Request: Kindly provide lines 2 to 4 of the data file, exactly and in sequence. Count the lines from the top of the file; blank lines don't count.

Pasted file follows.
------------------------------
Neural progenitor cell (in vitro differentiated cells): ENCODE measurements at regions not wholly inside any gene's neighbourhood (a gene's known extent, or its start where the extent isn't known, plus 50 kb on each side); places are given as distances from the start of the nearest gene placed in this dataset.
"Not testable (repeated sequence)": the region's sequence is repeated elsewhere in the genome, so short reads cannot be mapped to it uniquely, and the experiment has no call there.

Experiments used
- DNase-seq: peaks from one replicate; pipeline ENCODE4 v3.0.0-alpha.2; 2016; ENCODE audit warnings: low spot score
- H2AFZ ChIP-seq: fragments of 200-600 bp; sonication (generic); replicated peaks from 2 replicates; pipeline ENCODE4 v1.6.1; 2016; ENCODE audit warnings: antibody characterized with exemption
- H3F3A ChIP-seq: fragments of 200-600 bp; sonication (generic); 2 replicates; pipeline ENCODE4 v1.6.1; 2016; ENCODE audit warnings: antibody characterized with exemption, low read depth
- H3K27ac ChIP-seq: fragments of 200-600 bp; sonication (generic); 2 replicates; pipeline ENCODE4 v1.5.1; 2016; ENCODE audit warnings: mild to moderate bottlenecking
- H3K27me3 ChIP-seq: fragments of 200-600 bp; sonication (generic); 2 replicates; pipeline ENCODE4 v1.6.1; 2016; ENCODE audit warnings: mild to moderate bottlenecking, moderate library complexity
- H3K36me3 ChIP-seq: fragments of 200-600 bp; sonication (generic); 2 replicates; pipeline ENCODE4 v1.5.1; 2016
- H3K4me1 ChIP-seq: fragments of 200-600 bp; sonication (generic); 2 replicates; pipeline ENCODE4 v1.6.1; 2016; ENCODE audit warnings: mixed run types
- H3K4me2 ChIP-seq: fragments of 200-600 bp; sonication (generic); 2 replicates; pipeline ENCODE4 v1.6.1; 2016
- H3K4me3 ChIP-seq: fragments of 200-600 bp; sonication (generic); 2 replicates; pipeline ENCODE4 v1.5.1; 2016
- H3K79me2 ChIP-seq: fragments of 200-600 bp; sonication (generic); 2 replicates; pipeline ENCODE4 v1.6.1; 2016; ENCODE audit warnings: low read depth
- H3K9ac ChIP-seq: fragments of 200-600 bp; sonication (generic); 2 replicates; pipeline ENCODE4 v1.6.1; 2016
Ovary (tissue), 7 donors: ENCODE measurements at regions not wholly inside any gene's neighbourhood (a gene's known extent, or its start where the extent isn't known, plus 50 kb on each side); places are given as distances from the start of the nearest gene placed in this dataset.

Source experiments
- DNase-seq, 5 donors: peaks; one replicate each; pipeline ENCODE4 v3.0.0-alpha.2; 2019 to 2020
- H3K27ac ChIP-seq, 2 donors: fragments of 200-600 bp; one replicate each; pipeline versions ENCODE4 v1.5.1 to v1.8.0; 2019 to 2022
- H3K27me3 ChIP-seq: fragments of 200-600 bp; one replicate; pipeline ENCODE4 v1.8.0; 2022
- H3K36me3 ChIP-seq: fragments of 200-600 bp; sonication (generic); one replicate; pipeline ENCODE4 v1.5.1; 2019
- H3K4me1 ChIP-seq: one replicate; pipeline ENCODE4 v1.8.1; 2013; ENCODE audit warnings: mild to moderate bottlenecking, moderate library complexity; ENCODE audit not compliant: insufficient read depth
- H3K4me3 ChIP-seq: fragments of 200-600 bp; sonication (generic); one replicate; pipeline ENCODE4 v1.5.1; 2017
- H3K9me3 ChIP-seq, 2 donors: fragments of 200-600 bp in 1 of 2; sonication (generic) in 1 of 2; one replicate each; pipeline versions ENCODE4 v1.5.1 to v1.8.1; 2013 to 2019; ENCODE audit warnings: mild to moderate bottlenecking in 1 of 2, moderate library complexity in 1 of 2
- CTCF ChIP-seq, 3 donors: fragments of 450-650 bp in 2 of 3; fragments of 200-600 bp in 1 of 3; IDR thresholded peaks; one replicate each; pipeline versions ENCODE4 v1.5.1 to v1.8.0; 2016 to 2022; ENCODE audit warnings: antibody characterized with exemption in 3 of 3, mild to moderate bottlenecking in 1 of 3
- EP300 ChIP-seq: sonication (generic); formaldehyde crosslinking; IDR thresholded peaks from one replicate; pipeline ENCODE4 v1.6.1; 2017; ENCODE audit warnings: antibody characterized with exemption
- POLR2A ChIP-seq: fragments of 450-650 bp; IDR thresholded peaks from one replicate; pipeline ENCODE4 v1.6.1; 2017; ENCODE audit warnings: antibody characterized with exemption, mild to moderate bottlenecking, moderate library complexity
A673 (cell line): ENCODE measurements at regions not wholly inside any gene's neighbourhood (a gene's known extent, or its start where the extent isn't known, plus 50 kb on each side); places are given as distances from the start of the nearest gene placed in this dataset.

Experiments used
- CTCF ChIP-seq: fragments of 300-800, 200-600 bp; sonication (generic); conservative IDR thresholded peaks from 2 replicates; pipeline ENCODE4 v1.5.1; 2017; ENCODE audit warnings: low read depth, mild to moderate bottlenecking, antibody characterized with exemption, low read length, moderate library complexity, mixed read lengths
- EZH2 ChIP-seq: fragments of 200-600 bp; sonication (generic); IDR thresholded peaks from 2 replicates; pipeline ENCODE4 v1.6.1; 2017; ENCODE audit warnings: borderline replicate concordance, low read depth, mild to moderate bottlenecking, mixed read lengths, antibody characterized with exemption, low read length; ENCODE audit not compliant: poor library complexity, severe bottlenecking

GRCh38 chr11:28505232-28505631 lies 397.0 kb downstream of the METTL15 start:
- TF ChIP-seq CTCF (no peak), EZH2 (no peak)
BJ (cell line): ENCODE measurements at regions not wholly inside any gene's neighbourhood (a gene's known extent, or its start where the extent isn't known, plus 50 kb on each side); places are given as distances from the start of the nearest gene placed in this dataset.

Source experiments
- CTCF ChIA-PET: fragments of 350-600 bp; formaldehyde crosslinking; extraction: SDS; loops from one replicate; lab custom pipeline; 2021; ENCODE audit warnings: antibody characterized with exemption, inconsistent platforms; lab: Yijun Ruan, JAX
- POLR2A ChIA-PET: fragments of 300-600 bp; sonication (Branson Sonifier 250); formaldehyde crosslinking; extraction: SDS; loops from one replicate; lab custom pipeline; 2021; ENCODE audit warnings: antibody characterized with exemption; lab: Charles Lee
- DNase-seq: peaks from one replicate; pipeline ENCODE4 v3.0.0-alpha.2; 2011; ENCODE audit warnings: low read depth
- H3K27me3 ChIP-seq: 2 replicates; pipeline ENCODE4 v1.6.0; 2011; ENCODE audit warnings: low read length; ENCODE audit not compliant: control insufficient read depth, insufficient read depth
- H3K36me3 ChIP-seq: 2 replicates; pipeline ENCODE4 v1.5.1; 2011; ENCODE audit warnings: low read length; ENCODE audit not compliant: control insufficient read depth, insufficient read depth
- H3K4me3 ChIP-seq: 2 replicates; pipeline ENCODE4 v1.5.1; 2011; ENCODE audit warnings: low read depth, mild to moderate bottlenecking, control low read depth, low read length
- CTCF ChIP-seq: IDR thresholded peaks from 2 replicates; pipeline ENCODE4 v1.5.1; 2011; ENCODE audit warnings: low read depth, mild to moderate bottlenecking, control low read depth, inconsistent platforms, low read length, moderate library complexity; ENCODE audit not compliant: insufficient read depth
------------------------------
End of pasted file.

"Not testable (repeated sequence)": the region's sequence is repeated elsewhere in the genome, so short reads cannot be mapped to it uniquely, and the experiment has no call there.

Experiments used
- DNase-seq: peaks from one replicate; pipeline ENCODE4 v3.0.0-alpha.2; 2016; ENCODE audit warnings: low spot score